Jaguar XF 3.0

Sporty V6 diesel version of the stylish XF presents a stern challenge to 300C

Last year, the Jaguar XF was voted your Driver Power Car of the Decade. However, the facelifted 2.2-litre version has since suffered a road test defeat at the hands of the BMW 520d and Audi A6. Yet because Chrysler has upped its prices, the flagship 300C is now right in the firing line of a very different XF – the storming Diesel S.

Equipped with a twin-turbo 3.0-litre V6 that churns out 271bhp and 600Nm of torque, the Jaguar comfortably outmuscles the 300C on paper and should prove a stern opponent.

Few executive saloons can match the XF’s desirability and this version is dripping with visual appeal thanks to a sleek aerodynamic bodykit and optional 20-inch alloys. The revised front end, with its slender headlights and upright grille, provides an understated sense of class that trumps the brash 300C.

Inside, the Jag shows its age in some areas: the small central dials and unresponsive touchscreen, for example. But overall, the gloss black and metal trim looks and feels modern. Theatrical touches like the rising gear selector and scrolling air vents haven’t lost the power to raise a smile, either.

Despite featuring sports seats, sat-nav and a 400-watt sound system, the entry- level Luxury model we tested doesn’t come close to matching the Chrysler for kit. Plus, if you add up all the options, the Jaguar’s price quickly shoots up by an alarming £7,550. Still, the XF feels like a true premium product, and experts predict it’ll retain 51 per cent of its value after three years, compared to the 300C’s 31.7 per cent.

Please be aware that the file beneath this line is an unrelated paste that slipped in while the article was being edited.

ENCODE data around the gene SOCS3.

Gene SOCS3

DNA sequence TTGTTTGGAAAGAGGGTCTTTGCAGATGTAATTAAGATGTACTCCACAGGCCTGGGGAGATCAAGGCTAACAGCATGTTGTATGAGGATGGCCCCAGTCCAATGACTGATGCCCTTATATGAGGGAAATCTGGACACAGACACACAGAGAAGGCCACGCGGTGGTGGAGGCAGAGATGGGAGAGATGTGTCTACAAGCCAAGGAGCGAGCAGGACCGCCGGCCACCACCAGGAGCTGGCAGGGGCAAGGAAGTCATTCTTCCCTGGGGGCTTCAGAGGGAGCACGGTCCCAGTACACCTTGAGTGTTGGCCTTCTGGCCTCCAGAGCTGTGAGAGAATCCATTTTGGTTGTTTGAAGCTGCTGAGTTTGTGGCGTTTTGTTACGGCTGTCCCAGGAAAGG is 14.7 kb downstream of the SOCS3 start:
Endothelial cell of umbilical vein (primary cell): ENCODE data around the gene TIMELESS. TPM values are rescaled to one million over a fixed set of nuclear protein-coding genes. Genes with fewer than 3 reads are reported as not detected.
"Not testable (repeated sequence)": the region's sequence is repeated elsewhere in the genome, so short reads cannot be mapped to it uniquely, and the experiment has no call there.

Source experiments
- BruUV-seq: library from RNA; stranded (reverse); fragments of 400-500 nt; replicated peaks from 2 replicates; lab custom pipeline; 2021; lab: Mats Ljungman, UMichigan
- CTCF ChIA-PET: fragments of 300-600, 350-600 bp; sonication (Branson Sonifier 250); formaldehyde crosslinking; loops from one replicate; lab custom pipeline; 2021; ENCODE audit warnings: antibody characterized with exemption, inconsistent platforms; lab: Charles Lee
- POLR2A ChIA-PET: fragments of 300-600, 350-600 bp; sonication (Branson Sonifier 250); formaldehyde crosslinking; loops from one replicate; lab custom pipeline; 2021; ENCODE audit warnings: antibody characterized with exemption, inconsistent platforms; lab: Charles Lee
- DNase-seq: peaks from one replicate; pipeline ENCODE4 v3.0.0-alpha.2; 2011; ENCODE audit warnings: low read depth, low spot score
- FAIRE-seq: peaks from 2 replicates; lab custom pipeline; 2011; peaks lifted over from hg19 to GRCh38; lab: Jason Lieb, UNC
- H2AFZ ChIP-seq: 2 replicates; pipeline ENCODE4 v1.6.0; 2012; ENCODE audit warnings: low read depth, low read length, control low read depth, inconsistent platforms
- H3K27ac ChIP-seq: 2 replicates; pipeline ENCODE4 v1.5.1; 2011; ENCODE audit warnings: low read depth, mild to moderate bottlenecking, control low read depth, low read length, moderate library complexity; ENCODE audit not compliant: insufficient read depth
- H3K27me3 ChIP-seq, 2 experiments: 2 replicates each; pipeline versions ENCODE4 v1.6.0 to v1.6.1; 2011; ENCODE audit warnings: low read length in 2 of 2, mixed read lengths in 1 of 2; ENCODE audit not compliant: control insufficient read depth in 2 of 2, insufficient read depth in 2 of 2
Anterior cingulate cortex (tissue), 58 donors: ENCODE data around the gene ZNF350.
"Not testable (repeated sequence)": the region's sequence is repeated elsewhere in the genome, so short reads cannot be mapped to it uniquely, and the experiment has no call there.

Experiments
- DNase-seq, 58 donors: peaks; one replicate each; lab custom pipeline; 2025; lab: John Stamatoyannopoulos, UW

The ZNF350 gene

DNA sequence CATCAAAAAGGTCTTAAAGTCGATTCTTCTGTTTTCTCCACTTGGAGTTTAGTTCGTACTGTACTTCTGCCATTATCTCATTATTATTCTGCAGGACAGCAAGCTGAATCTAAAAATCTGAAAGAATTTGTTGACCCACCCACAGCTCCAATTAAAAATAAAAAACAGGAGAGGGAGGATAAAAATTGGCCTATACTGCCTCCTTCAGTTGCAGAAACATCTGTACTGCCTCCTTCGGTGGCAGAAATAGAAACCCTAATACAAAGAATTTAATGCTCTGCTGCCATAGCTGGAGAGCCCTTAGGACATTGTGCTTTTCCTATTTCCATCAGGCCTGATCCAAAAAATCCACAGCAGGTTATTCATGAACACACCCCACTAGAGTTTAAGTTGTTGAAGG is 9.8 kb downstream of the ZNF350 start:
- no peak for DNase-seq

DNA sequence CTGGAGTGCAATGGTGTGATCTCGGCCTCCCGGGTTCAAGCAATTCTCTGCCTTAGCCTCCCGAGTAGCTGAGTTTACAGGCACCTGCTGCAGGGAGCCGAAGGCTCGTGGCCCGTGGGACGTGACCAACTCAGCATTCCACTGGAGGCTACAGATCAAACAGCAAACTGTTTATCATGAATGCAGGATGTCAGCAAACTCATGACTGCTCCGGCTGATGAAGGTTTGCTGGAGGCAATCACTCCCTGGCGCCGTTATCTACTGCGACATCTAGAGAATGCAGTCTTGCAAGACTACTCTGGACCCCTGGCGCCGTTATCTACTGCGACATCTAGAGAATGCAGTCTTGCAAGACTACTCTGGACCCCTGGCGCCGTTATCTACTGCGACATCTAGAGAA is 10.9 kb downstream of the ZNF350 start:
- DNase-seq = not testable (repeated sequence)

Surprisingly, the sleeker of the two cars also has the edge for practicality, with a 500-litre boot that grows to a decent 923 litres with the seats folded, although the 60/40 split/fold set-up is a £60 option. It feels cosier inside, as its wheelbase is 143mm shorter than the Chrysler’s, but we found there was more rear headroom in the Jaguar.

However, it’s only when you hit the road that the XF starts to pull out a clear advantage. With eight gears rather than five, active engine mounts to reduce vibration and laminated side glass, it’s even more refined than the Chrysler on the motorway. Tackle more challenging roads and the gap between the two widens: the XF feels more responsive and planted, giving you the confidence needed to use all of its extra performance.

At the track, it was nearly a second quicker from 0-60mph, taking 6.7 seconds, and proved just as rapid in-gear, blitzing past the Chrysler. Left in D, both cars can be hesitant to kick down, pausing to select the right gear before pressing on, but the XF never jerks or changes mid-corner like the 300C does. 

It can’t match ultra-efficient German rivals, but the Jaguar is a polished and desirable package that oozes class. Even the slightly steep price is unlikely to cost it victory here.


Chart position: 1Why? Last year’s facelift ensures XF is still one of the most desirable saloons on sale. This Diesel S version has the performance to match its athletic styling.

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